Twitter Appeal Wanes in Parts of Asia
By Youkyung Lee 8 November 2013
SEOUL — Too open. Too crowded. Too difficult.
That’s why some Twitter users in South Korea and Japan say they are spending less time on the site or have quit for other services.
After selling shares in a highly anticipated initial public offering, Twitter is set to face minute ongoing scrutiny from a legion of new shareholders and Wall Street investment analysts. The price of US$26 per share values Twitter, which has never made a profit, at more than $18 billion. It started trading on the New York Stock Exchange on Thursday even higher, at $45.10.
Waning appeal in parts of Asia, once the fastest growing market for the social network that revolves around users posting 140-character messages online, shows the challenge Twitter faces in keeping overseas users engaged. And in generating enough advertising to be profitable.
International users accounted for about three quarters of Twitter’s members but only a quarter of revenue in the first nine months of this year. About 25 percent of Twitter’s 232 million active users are in Asia.
Led by Japan, Indonesia, South Korea and India, Asia was the fastest growing region for Twitter in summer 2010, according to Semiocast, a Paris-based social media research company.
Millions of new users joined in the wake of the March 2011 earthquake and tsunami in Japan and during election campaigns. Celebrities, pop stars, politicians and opinion leaders flocked to Twitter, turning an experimental playground for early adopters into a dynamic online forum.
But growth has slowed in South Korea and Japan, a red flag for Twitter since both countries are wealthy and have high rates of mobile device usage—now the predominant way Twitter is accessed. New mobile applications from companies such as South Korea’s Kakao Corp. and Japan’s Line Corp., have experienced explosive growth, making them potent competitors for eyeballs and advertising.
A desire for a less open, more exclusive social networking experience is part of the explanation.
“In South Korea and Japan, open type social networking services like Twitter and Facebook are losing steam,” said Justin Lee, an analyst of mobile messengers and games at BNP Paribas. “Closed social networking services where messages are shared among a small group of people will become more popular.”
Twitter remains blocked from China’s vast market but another giant, India, is open to Twitter and it has amassed 27 million users there, according to Semiocast. Yet Twitter acknowledged in IPO filings that low use of smartphones in the poor country could hamper the ability of advertisers to deliver compelling advertisements and hurt its earnings potential.
“Indian people are still warming up to Twitter,” said Karthik Srinivasan, Bangalore-based head of social media at Ogilvy & Mather.
The concept of interacting with strangers instead of friends and colleagues takes getting used to in a society that remains family-oriented, he said. “People probably don’t know what to do on Twitter, since you don’t see your friends and family on it right away.”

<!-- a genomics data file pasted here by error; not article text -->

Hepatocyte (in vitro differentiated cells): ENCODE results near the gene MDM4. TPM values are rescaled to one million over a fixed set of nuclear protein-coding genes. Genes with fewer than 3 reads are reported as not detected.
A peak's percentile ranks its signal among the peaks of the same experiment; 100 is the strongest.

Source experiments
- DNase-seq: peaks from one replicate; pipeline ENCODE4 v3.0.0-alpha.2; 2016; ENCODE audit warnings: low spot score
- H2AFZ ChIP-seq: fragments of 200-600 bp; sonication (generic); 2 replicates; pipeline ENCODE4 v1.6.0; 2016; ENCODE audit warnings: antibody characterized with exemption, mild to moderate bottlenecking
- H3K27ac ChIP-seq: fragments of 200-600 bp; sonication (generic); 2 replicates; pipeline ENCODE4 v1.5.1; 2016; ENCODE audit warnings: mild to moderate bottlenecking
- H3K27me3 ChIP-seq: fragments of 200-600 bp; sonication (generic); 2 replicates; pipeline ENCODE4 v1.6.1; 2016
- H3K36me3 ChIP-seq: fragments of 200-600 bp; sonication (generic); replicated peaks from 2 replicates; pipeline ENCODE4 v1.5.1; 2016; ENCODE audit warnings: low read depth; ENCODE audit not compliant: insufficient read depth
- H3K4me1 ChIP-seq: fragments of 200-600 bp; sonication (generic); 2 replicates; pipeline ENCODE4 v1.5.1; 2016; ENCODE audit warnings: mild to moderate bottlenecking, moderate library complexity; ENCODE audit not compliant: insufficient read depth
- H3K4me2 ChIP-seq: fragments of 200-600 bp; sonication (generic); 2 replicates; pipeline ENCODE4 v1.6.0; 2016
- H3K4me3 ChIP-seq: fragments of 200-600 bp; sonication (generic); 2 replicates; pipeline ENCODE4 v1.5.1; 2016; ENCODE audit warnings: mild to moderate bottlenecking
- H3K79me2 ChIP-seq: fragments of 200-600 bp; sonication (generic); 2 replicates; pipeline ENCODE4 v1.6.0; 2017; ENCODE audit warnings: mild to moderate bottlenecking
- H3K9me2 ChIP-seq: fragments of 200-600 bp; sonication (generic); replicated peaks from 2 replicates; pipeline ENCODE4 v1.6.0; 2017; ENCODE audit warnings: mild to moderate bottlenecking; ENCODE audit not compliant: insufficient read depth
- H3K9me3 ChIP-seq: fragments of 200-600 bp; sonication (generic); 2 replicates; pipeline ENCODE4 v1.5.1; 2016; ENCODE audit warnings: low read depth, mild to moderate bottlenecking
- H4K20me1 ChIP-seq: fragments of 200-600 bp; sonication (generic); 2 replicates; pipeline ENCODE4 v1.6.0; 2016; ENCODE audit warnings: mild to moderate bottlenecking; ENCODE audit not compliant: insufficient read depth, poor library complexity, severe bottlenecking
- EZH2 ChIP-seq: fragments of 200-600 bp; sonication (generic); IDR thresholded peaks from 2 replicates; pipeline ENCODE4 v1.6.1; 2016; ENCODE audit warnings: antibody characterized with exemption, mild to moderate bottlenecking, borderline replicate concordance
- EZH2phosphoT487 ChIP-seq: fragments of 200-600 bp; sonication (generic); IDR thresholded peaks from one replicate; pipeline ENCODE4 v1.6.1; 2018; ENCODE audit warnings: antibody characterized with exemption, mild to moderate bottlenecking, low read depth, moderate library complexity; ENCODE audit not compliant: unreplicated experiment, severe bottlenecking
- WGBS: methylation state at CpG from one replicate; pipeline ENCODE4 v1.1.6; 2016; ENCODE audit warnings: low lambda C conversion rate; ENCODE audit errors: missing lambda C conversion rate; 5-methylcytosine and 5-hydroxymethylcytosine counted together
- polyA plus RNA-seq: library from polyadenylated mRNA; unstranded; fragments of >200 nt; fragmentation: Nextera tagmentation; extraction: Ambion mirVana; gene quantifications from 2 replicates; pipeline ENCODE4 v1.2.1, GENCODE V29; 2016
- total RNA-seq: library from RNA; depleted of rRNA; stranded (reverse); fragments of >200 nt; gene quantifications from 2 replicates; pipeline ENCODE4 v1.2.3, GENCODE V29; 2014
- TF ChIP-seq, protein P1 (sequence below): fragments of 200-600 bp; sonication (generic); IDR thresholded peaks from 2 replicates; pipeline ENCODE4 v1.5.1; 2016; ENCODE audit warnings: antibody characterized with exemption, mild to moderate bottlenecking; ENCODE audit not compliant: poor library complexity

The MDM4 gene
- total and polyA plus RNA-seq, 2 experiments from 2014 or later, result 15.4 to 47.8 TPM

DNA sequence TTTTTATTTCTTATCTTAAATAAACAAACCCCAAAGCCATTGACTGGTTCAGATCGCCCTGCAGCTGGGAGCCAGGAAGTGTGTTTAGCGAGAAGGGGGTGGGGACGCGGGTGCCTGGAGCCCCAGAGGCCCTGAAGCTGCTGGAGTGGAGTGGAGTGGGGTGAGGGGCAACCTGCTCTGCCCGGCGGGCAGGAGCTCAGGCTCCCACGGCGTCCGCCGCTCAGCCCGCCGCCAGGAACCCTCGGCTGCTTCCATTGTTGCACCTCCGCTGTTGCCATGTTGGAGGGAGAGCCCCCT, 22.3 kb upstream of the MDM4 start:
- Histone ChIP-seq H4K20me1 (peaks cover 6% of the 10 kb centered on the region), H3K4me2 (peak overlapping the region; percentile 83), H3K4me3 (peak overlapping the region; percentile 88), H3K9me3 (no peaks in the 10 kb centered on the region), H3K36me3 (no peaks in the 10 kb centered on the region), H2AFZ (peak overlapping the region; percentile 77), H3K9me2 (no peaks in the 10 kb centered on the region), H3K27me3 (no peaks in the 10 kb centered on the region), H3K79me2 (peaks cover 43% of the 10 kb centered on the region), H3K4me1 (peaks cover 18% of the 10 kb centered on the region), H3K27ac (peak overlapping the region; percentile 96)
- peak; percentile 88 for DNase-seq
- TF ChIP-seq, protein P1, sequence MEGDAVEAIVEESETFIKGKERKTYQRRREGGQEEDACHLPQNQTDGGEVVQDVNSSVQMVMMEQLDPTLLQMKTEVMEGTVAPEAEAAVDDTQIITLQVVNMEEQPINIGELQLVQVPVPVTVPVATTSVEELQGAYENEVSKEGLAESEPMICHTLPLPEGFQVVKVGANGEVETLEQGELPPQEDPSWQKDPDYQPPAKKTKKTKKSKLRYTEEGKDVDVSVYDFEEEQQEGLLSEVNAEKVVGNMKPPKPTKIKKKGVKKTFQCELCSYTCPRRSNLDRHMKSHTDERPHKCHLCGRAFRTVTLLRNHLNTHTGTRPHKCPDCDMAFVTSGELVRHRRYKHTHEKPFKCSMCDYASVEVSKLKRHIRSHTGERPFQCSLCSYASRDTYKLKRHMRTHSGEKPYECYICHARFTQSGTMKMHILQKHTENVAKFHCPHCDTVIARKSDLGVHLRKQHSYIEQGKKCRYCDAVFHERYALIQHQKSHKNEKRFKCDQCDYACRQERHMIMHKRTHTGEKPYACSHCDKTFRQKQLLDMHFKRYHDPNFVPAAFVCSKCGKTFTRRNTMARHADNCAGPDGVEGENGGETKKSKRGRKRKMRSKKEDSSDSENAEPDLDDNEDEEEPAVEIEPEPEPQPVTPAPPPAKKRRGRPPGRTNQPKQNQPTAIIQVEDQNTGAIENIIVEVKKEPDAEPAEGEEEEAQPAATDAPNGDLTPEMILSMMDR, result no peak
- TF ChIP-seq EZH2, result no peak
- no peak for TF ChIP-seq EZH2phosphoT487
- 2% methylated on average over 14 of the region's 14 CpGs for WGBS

In South Korea the number of new users signing up has plunged since December while more Twitter citizens are going dormant, according to CYRAM, a Seoul-based analytics company that specializes in social networks. Some 40,000 new users signed up in August, about a quarter of new users in December.
It estimates there are 7 million Twitter users in South Korea and only 1 million of them send more than one tweet a month. In August, 64 percent of Twitter accounts based in South Korea had not sent a tweet for more than six months, up from 56 percent in December of last year.
South Korean entrepreneur Richard Choi is one of those dormant users. After sending more than 18,000 messages to his 8,200 followers in the last few years, he has been silent on Twitter since June 25. Choi said he has been busy running his startup company but still found time to share pictures of his birthday cake and a homemade shepherd’s pie with friends on KakaoStory, an Instagram-like mobile application that has been a hit in South Korea.
“Twitter is for news and information but there are other channels to get news,” Choi said. “I don’t feel like I need to come back.”
In Japan, Twitter’s status was elevated after it functioned as a virtual lifeline for many people following the 2011 tsunami. Japanese were able to communicate with others through Twitter immediately after the disaster as the Internet kept working but phones didn’t. It remains a go-to destination for discussing popular television shows.
Twitter is a special arena for “when a certain incident calls for everyone’s participation at one time,” said Will Tachiiri, a social media producer and CEO of Logkr Media.
But a trend for defections and growing dormancy of accounts in Japan partly reflects that Twitter has also become a nasty battleground, with users hiding behind anonymity to launch vitriolic attacks on those they disagree with. “Sometimes one can be forced to leave the space or close the account since they were seriously offended, annoyed or traumatized,” Tachiri said.
There are bright spots as Twitter courts advertisers overseas including the social networking service’s ability to draw people who set trends and influence opinion.
In South Korea, “Twitter is SNS [social networking service] of 1 million people,” said Song Seulki, a consultant at CYRAM. “But its impact is valid given that it is the SNS used by people from the 20s to the 40s who are public opinion leaders.”
Yuriko Nagano in Tokyo and Kay Johnson in Mumbai, India contributed.